FEMEN Strikes Tunisia with Harder Consequences

Three activists from international feminist group FEMEN have been arrested since May 29th in Tunisia after holding topless demonstrations outside the Justice Ministry in Tunis.  Two of the jailed women are French nationals, Pauline Hillier and Marguerite Stern, and the other is German Josephine Markmann. According to FEMEN, their protests were born from the spirit of the ‘Topless Jihad Day’ and ‘Women’s Spring,’ a movement against Islamic oppression of women. All of the women were sentenced to four months and one day in prison for public indecency, undermining public morals, and disturbing the peace.

FEMEN calls itself a “sextremist” feminist group, staging topless protests. The group was founded in Ukraine “to defend sexual and social equality in the world,” according to FEMEN’s website. Inna Shevchenko, a high-profile activist who escaped to France after sawing a cross in half in central Kiev, the capital of Ukraine, explained FEMEN’s tactics in last month’s New York Times article. “We understood that this society, this country, is not ready to listen to women. But everyone wants to look at them, especially if they are naked. Okay, if we are not able to talk, we will show.” Across Europe, FEMEN has protested against sex trafficking and dictatorship and for gay rights.

In recent months, the group has branched out to protest almost any other hot-topic issue all over the world, hitting places like France, Germany, Sweden, Belarus, and now Tunisia. There are nine chapters in total in nine different countries. However, in Tunisia, it is the group’s tactics rather than its messages that have been the main topic of conversation and now a heated debate.

Tunisia caught FEMEN’s attention when 18 year-old Amina Tyler posted topless photos of herself on Facebook with the words “My body belongs to me and is not the source of anyone’s honor” written across her chest. On May 19th, Amina held a one-man protest at the Salafists congress in FEMEN’s style, and sprayed “FEMEN” on a cemetery wall of the Great Mosque of Kairouan and was then promptly arrested.

Tyler was fined 150 euros for being in possession of pepper spray. Later, she was charged with public indecency and cemetery desecration. The court is currently considering adding a conspiracy gang charge, sending Tyler away for several years in prison.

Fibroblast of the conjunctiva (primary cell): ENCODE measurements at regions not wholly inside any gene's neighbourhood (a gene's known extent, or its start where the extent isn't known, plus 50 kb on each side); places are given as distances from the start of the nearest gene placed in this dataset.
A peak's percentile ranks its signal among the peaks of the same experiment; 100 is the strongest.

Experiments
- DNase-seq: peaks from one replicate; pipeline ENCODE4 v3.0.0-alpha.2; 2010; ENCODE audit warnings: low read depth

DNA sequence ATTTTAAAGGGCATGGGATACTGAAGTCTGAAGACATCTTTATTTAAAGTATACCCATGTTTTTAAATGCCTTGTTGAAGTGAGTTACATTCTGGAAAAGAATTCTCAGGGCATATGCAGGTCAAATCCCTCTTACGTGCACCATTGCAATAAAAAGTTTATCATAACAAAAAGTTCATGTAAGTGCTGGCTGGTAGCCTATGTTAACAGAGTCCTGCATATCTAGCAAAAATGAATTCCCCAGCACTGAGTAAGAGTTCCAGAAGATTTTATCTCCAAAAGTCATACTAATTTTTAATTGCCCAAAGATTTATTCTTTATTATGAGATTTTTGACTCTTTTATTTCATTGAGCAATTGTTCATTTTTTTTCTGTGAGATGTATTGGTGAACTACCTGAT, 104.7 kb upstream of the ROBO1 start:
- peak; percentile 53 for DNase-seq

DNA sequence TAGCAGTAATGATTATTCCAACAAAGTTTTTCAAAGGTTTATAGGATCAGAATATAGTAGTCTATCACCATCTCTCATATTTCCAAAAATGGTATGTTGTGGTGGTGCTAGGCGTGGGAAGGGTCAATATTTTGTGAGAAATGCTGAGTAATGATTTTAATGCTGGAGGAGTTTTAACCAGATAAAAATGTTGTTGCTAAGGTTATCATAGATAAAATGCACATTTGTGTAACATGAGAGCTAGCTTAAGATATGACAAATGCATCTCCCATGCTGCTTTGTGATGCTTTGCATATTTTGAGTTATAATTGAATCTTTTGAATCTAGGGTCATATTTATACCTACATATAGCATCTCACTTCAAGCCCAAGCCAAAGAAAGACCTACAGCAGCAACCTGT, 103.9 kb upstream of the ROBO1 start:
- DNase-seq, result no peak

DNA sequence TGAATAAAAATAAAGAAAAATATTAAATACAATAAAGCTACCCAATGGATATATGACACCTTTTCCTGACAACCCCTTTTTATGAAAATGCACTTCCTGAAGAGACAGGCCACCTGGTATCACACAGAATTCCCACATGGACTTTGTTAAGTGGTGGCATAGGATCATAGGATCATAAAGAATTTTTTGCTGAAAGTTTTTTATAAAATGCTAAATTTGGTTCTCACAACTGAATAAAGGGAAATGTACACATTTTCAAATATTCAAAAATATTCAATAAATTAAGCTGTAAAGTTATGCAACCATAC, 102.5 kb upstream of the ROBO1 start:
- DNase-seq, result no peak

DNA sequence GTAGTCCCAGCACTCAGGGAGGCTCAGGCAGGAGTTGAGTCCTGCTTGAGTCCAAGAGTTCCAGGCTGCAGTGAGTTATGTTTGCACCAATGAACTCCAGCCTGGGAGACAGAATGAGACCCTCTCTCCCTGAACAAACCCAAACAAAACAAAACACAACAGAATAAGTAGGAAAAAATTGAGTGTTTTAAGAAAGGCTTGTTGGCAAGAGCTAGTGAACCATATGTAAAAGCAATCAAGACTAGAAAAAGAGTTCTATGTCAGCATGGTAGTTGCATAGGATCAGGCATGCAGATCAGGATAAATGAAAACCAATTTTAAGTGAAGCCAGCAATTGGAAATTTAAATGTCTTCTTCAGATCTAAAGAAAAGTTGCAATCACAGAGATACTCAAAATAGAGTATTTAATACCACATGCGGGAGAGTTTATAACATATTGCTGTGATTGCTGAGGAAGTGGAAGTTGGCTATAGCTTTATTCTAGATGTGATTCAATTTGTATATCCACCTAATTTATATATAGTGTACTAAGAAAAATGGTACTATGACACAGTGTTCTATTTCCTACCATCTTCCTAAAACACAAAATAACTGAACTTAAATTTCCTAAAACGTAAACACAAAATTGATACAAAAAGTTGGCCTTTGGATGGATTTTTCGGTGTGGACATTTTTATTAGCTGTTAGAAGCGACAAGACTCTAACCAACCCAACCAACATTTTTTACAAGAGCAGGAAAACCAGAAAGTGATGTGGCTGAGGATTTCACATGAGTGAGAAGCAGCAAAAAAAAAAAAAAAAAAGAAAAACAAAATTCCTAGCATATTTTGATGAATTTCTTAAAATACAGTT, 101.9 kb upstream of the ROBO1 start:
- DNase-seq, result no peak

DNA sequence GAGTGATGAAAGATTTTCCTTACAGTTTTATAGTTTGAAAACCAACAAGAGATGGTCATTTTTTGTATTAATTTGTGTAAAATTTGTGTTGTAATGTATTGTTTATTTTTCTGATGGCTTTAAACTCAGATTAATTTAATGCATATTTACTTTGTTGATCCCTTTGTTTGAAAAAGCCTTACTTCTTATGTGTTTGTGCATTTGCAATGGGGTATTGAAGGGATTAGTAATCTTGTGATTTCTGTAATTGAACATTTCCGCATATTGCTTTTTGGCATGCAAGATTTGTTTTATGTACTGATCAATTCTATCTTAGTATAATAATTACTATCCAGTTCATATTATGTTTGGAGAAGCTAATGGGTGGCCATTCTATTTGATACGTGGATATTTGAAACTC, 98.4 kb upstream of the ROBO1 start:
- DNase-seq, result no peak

FEMEN activists’ response was almost immediate, and the protest on May 29th was, like all effective demonstrations, carefully staged ahead of time. For FEMEN to garner media attention, one bare-chested woman is enough, an impressive departure from traditional protest tactics of displaying large numbers. The three French and German activists were specifically chosen because FEMEN expected that they would receive the best diplomatic assistance after arrest. The women came topless and written all over, and as usual, they were photographed kicking and screaming in the hands of the police.  The French women’s lawyers say that their four-month imprisonment is “a very heavy sentence” adding “this is a serious infringement of freedom of expression, not just for the girls but for freedom of expression in general.”

Many responses from the French, Americans, and now the Muslim women’s counter-movement reveal problematic aspects of FEMEN’s strategy and ideology. A multi-media article from Aljazeera titled “Who Speaks for Muslim Women?” puts the Muslim women who argue against FEMEN on display. FEMEN’s belief that the hijab is a sign of female oppression has received the most criticism, as arguments for the right of a woman to choose her style of dress is based on cultural, economic, or political grounds.  The consensus among observers is that FEMEN’s particular brand of feminism excludes a plurality of voices, which is counter-productive to the women’s cause.

Although the “sextremist” movement may be flawed in some ways, the three activists’ imprisonment in Tunisia is uncovering other issues surrounding freedom of expression. After the recent arrests, a Tunisian rapper, Weld El 15 was charged with a two-year jail sentence for likening police to dogs in one of his YouTube raps.

The French activists’ lawyers have warned they will work to mobilize the international community in support of FEMEN on the eve of President François Hollande’s visit to Tunisia in early July. Najat Belkacem-Vallaud, spokesperson for the French government on women’s rights, expressed concern for the fate of the French nationals.  She claimed, “France is closely following the evolution of the situation in conjunction with the Tunisian authorities.”

Meanwhile, the authorities acting under speculation of another staged protest, as Ukrainian FEMEN activist Alexandra Shevchenko was detained at a Tunisian airport and deported to Ukraine only days after the arrests.

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  1. […] FEMEN Strikes Tunisia with Harder Consequences […]

  2. […] Three activists from international feminist group FEMEN have been arrested in Tunisia since May 29, after holding topless demonstrations outside the Justice Ministry in Tunis.  Two of the jailed women are French nationals, Pauline Hillier and Marguerite Stern, and the other is German national Josephine Markmann. All of the women were sentenced to four months and one day in prison for public indecency, undermining public morals, and disturbing the peace. […]

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